EL
Greek Travel Pages

Location information

Listed 42 sub titles with search on: Information about the place for wider area of: "ANDROS Island KYKLADES" .


Information about the place (42)

Commercial WebPages

AIDONIA (Village) ANDROS

ALADINO (Settlement) ANDROS

AMOLOCHOS (Village) ANDROS

ANDROS (Island) KYKLADES

ANDROS (Municipality) ANDROS

BATSI (Port) ANDROS

KAPARIA (Village) ANDROS

KOCHYLOS (Village) ANDROS

KORTHI (Municipality) ANDROS

MESSARIA (Village) ANDROS

PALEOPOLI (Village) ANDROS

STENIES (Village) ANDROS

SYNETI (Village) ANDROS

YDROUSSA (Municipality) ANDROS

ZAGORA (Cape) ANDROS

Commercial WebSites

ANDROS (Island) KYKLADES

Elements from Princeton Encyclopedia

AGIOS PETROS (Settlement) ANDROS

Greek & Roman Geography (ed. William Smith)

ANDROS (Island) KYKLADES

Andros

  The chief city also called Andros, was situated nearly in the middle of the western coast of the island, at the foot of a lofty mountain. Its citadel strongly fortified by nature is mentioned by Livy. It had no harbour of its own, but it used one in the neighbourhood, called Gaurion (Taurion) by Xenophon (Hell. i. 4. § 22), and Gaureleon by Livy, and which still bears the ancient name of Gavrion. The ruins of the ancient city are described at length by Ross, who discovered here, among other inscriptions, an interesting hymn to Isis in hexameter verse, of which the reader will find a copy in the Classical Museum (vol. i. p. 34, seq.). The present population of Andros is 15,000 souls. Its soil is fertile, and its chief productions are silk and wine. It was also celebrated for its wine in antiquity, and the whole island was regarded as sacred to Dionysus. There was a tradition that, during the festival of this god, a fountain flowed with wine. (Plin. ii. 103, xxxi. 13; Paus. vi. 26, § 2.) (Thevenot, Travels, Part i. p. 15, seq.; Tournefort, Voyage, vol. i. p. 265, seq.; Fiedler, Reise, vol. ii. p. 221, seq.; and especially Ross, Reisen auf d. Griech. Inseln, vol. ii. p. 12, seq.)

This text is from: Dictionary of Greek and Roman Geography (1854) (ed. William Smith, LLD). Cited July 2004 from The Perseus Project URL below, which contains interesting hyperlinks


ANDROS (Ancient city) ANDROS

Andros

The chief city also called Andros, was situated nearly in the middle of the western coast of the island, at the foot of a lofty mountain. Its citadel strongly fortified by nature is mentioned by Livy. It had no harbour of its own, but it used one in the neighbourhood, called Gaurion (Taurion) by Xenophon (Hell. i. 4. § 22), and Gaureleon by Livy, and which still bears the ancient name of Gavrion. The ruins of the ancient city are described at length by Ross, who discovered here, among other inscriptions, an interesting hymn to Isis in hexameter verse, of which the reader will find a copy in the Classical Museum (vol. i. p. 34, seq.). The present population of Andros is 15,000 souls. Its soil is fertile, and its chief productions are silk and wine. It was also celebrated for its wine in antiquity, and the whole island was regarded as sacred to Dionysus. There was a tradition that, during the festival of this god, a fountain flowed with wine. (Plin. ii. 103, xxxi. 13; Paus. vi. 26, § 2.)

This extract is from: Dictionary of Greek and Roman Geography (1854) (ed. William Smith, LLD). Cited May 2004 from The Perseus Project URL below, which contains interesting hyperlinks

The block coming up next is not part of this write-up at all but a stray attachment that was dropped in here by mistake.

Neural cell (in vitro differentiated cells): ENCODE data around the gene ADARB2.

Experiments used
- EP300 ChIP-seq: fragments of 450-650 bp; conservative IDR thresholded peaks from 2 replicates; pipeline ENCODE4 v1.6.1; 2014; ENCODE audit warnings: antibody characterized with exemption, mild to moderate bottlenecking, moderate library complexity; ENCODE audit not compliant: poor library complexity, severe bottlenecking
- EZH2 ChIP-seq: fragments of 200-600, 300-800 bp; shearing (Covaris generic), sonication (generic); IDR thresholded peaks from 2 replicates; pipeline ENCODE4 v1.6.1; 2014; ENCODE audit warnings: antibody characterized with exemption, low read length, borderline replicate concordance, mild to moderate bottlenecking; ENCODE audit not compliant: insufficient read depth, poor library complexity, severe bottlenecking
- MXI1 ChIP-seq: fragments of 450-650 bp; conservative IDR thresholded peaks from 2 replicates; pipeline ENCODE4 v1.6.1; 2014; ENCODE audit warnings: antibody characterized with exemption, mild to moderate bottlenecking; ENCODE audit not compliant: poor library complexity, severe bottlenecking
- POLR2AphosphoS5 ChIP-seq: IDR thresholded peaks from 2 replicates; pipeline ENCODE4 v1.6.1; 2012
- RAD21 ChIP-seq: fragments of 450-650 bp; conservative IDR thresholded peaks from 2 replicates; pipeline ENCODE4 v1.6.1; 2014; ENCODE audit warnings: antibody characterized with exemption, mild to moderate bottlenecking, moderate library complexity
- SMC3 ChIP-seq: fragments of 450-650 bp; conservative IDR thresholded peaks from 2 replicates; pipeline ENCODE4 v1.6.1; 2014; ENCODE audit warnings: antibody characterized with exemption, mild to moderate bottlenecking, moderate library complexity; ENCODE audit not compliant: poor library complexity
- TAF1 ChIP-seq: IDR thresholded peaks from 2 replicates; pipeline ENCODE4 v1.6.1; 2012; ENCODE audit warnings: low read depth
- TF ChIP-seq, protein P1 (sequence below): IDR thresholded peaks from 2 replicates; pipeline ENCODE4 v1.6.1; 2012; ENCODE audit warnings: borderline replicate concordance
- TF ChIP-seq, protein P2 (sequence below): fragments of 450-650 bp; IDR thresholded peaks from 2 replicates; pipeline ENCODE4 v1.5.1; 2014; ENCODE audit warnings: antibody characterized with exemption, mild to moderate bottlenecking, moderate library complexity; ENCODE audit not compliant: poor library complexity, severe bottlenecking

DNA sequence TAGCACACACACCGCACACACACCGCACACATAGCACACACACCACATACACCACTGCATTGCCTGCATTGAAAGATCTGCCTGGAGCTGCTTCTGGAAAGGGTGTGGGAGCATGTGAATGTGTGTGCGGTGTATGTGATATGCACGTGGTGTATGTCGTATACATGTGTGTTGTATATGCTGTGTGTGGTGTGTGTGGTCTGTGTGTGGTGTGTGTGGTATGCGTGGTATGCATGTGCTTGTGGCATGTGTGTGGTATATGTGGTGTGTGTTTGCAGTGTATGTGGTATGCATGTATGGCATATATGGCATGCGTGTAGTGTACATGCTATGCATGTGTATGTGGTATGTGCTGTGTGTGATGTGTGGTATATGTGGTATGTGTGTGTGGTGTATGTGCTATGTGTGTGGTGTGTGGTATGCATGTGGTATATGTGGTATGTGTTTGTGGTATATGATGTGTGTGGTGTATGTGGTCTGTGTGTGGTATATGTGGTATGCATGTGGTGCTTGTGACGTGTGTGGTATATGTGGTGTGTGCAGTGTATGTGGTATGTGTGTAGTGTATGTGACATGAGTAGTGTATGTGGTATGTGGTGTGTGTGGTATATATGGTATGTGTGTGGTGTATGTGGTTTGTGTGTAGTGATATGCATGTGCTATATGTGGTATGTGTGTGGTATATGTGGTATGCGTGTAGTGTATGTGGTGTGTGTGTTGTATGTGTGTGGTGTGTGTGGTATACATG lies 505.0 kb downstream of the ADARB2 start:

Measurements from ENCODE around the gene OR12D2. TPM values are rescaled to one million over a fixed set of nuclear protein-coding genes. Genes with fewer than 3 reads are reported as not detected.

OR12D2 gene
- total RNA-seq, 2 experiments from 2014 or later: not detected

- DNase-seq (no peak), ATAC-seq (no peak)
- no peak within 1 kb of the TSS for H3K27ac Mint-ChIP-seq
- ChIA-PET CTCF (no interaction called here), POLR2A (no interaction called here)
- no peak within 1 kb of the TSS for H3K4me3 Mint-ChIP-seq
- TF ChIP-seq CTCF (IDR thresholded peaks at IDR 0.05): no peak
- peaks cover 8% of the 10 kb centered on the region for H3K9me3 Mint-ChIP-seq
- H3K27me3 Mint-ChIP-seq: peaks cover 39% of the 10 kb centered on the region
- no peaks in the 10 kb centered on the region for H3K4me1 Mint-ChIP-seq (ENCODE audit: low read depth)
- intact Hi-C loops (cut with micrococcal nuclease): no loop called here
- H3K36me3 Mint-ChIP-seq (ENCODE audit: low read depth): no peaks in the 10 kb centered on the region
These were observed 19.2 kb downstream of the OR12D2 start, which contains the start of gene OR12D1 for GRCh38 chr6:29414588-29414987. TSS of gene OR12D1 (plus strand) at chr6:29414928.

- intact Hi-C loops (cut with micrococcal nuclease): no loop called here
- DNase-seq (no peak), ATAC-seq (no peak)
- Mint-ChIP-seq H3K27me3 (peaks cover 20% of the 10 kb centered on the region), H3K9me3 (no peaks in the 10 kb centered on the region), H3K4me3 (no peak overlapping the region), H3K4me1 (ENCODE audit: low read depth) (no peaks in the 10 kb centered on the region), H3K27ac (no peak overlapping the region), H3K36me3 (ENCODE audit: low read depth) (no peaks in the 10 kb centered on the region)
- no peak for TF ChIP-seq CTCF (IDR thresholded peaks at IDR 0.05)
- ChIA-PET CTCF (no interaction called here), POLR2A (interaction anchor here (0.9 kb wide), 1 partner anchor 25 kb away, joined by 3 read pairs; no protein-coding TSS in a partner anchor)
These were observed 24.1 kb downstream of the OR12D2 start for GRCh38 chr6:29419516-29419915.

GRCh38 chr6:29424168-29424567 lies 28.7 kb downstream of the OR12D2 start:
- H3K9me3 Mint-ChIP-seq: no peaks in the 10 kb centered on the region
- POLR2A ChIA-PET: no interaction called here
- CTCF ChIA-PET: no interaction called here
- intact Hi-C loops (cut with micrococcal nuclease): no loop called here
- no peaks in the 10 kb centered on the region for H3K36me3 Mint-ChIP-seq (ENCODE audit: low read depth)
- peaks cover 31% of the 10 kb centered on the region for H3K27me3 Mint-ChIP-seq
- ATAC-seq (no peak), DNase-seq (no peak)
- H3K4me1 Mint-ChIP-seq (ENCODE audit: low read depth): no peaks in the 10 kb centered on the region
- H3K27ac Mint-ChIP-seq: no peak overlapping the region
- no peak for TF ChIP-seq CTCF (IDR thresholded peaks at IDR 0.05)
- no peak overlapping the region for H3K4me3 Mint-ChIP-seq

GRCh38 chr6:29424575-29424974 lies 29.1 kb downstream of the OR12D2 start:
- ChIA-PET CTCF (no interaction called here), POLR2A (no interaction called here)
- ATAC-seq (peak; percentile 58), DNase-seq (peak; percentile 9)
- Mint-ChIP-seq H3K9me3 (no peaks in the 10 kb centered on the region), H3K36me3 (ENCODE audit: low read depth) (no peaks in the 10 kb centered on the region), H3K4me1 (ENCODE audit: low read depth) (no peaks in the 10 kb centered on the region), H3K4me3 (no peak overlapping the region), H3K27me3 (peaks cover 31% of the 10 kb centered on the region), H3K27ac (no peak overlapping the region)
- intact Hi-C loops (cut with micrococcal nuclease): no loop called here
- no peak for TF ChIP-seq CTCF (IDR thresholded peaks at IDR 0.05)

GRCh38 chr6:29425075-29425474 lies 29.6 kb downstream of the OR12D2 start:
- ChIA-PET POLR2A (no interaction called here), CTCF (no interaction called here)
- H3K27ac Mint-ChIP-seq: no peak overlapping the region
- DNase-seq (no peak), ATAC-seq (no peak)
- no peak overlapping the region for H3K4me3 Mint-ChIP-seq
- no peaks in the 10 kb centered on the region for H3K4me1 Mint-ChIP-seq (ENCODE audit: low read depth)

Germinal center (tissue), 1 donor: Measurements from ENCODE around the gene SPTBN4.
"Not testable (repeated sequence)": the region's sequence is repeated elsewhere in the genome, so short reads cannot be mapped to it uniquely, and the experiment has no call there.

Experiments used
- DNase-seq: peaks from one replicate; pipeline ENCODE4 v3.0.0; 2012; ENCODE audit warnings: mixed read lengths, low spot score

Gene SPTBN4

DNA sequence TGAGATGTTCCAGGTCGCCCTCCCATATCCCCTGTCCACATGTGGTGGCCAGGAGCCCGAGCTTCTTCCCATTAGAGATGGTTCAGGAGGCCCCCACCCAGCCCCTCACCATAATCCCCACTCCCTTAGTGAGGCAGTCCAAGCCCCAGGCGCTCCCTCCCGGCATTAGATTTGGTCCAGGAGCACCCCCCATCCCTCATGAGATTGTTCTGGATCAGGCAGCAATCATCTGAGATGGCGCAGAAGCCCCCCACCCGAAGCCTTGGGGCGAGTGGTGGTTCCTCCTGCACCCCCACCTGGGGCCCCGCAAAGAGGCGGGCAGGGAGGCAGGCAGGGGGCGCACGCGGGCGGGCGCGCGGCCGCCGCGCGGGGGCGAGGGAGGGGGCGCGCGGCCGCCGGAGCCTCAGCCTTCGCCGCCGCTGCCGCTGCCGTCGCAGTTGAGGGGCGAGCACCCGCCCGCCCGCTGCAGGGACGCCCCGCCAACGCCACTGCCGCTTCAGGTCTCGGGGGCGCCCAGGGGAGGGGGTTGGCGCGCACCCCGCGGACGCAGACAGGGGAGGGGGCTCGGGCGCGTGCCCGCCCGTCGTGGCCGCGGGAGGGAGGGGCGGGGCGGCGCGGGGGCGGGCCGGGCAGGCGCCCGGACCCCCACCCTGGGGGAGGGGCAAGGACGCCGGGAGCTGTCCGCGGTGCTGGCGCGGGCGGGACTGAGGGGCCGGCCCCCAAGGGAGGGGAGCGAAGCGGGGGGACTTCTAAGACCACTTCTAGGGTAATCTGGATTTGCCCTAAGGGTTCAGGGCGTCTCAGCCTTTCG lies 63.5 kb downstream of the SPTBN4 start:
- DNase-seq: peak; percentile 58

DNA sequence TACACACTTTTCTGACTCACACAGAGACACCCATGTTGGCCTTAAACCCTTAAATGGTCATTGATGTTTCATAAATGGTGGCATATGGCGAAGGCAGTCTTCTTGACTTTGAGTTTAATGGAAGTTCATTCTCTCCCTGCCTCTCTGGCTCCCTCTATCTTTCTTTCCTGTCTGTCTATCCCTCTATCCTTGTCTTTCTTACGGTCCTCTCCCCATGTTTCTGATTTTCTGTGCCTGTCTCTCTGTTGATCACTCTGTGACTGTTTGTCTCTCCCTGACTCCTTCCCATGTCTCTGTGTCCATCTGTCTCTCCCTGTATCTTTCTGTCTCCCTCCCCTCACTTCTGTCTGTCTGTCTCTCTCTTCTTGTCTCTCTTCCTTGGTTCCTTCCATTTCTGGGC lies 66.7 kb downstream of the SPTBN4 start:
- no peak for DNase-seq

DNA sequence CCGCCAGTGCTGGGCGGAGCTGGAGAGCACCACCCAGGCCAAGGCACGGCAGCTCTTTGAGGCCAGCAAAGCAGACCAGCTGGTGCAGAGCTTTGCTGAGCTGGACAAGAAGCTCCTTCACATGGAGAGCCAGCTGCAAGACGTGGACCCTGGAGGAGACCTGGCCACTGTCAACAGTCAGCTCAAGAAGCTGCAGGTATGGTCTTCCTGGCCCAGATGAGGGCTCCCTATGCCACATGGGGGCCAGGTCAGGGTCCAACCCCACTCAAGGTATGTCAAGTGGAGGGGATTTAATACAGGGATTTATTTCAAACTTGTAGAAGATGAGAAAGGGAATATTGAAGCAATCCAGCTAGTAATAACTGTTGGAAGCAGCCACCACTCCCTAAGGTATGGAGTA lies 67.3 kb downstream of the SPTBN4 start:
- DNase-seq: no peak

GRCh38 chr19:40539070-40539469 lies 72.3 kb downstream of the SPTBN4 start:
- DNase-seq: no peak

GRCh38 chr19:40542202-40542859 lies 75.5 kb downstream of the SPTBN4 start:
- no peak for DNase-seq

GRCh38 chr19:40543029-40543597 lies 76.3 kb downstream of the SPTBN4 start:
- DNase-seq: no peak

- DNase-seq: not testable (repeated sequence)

Harpers Dictionary of Classical Antiquities

ANDROS (Island) KYKLADES

Andros

   The most northerly and one of the largest islands of the Cyclades, southeast of Euboea, twenty-one miles long and eight broad, early attained importance, and colonized Acanthus and Stagira about B.C. 654. It was celebrated for its wine, whence the whole island was regarded as sacred to Dionysus.

This text is cited Oct 2002 from The Perseus Project URL below, which contains interesting hyperlinks


Links

Local government Web-Sites

Association of Andros Municipalities


ANDROS (Municipality) ANDROS

Municipality of Andros


KORTHI (Municipality) ANDROS

Municipality of Korthi


Local government WebPages

ANDROS (Island) KYKLADES


ANDROS (Small town) KYKLADES

Hora


BATSI (Port) ANDROS

Batsi


Gavrio


KORTHI (Municipality) ANDROS

  The Municipality of Korthi lies in the southern part of Andros island. It is crossed by two mountain massives, Gerakones in the north (which is the natural boundary with the Municipality of Andros) and Rachi in the south. In between lies the fertile Korthi valley and the impressive gorge in Dipotamata, with plenty of running water and the numerous water-mills. The area dominates the Kastro Faneromenis (Faneromeni Castle), old middle-ages fortification, with spectacular view of the Aegean Sea.
   In the area you will find many sandy beaches, and the most known Grias Pidima beach. By a boat or walking, you will find even more isolated beaches, since the coast surrounding the area is dotted with smaller and bigger bays.
   Following the old path-ways you will see wind and water mills, pigeon houses (peristeriones), monasteries and churches, bridges, lovely mansions with flowery balconies and bright green yards.
  The administrative and economic center of the Municipality is Ormos. It is surrounded by many villages, mainly Korthi with Agia Triada church, Aidonia with the scenic spring, Pisso Meria with the vast area of Steno, Kapparia with Plaka beach and Agios Georgios in Farali, Paleokastro area with villages like art paintings, Kochylou with Kastro Faneromenis (Faneromenis Castle) and scenic Syneti at the end of the gorge in Dipotamata.

This text is cited March 2005 from the Municipality of Korthi URL below, which contains image.


Ormos


PALEOPOLI (Village) ANDROS

Paleopolis